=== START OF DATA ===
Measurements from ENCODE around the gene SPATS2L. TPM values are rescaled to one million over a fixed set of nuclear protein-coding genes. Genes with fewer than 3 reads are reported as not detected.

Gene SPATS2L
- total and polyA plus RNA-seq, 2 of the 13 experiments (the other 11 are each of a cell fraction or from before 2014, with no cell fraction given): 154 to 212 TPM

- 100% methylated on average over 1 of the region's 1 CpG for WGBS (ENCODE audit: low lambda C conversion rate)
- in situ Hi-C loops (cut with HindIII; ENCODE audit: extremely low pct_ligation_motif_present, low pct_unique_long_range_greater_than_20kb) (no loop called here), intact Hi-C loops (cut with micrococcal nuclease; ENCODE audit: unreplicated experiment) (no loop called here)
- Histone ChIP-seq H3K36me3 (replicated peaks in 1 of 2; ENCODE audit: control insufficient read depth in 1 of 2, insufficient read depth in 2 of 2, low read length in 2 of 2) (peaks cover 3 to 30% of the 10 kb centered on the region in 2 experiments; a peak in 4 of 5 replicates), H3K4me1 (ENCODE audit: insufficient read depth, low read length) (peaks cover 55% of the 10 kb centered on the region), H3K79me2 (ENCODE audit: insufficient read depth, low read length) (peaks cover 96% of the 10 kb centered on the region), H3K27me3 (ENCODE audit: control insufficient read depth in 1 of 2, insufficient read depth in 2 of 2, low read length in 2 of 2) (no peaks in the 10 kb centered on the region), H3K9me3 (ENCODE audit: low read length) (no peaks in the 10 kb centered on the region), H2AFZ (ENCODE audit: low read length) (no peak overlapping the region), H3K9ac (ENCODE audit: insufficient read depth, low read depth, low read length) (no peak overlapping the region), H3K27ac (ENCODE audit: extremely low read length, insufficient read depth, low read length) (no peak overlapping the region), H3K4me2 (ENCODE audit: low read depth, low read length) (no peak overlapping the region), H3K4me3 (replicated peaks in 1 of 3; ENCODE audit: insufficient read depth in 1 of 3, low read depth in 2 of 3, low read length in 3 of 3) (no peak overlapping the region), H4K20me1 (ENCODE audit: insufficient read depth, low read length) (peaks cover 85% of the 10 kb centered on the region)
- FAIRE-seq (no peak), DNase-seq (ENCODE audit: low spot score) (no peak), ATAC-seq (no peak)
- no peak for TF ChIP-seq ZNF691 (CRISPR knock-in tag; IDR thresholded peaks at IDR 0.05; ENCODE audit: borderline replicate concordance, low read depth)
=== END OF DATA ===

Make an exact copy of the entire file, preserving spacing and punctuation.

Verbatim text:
Measurements from ENCODE around the gene SPATS2L. TPM values are rescaled to one million over a fixed set of nuclear protein-coding genes. Genes with fewer than 3 reads are reported as not detected.

Gene SPATS2L
- total and polyA plus RNA-seq, 2 of the 13 experiments (the other 11 are each of a cell fraction or from before 2014, with no cell fraction given): 154 to 212 TPM

- 100% methylated on average over 1 of the region's 1 CpG for WGBS (ENCODE audit: low lambda C conversion rate)
- in situ Hi-C loops (cut with HindIII; ENCODE audit: extremely low pct_ligation_motif_present, low pct_unique_long_range_greater_than_20kb) (no loop called here), intact Hi-C loops (cut with micrococcal nuclease; ENCODE audit: unreplicated experiment) (no loop called here)
- Histone ChIP-seq H3K36me3 (replicated peaks in 1 of 2; ENCODE audit: control insufficient read depth in 1 of 2, insufficient read depth in 2 of 2, low read length in 2 of 2) (peaks cover 3 to 30% of the 10 kb centered on the region in 2 experiments; a peak in 4 of 5 replicates), H3K4me1 (ENCODE audit: insufficient read depth, low read length) (peaks cover 55% of the 10 kb centered on the region), H3K79me2 (ENCODE audit: insufficient read depth, low read length) (peaks cover 96% of the 10 kb centered on the region), H3K27me3 (ENCODE audit: control insufficient read depth in 1 of 2, insufficient read depth in 2 of 2, low read length in 2 of 2) (no peaks in the 10 kb centered on the region), H3K9me3 (ENCODE audit: low read length) (no peaks in the 10 kb centered on the region), H2AFZ (ENCODE audit: low read length) (no peak overlapping the region), H3K9ac (ENCODE audit: insufficient read depth, low read depth, low read length) (no peak overlapping the region), H3K27ac (ENCODE audit: extremely low read length, insufficient read depth, low read length) (no peak overlapping the region), H3K4me2 (ENCODE audit: low read depth, low read length) (no peak overlapping the region), H3K4me3 (replicated peaks in 1 of 3; ENCODE audit: insufficient read depth in 1 of 3, low read depth in 2 of 3, low read length in 3 of 3) (no peak overlapping the region), H4K20me1 (ENCODE audit: insufficient read depth, low read length) (peaks cover 85% of the 10 kb centered on the region)
- FAIRE-seq (no peak), DNase-seq (ENCODE audit: low spot score) (no peak), ATAC-seq (no peak)
- no peak for TF ChIP-seq ZNF691 (CRISPR knock-in tag; IDR thresholded peaks at IDR 0.05; ENCODE audit: borderline replicate concordance, low read depth)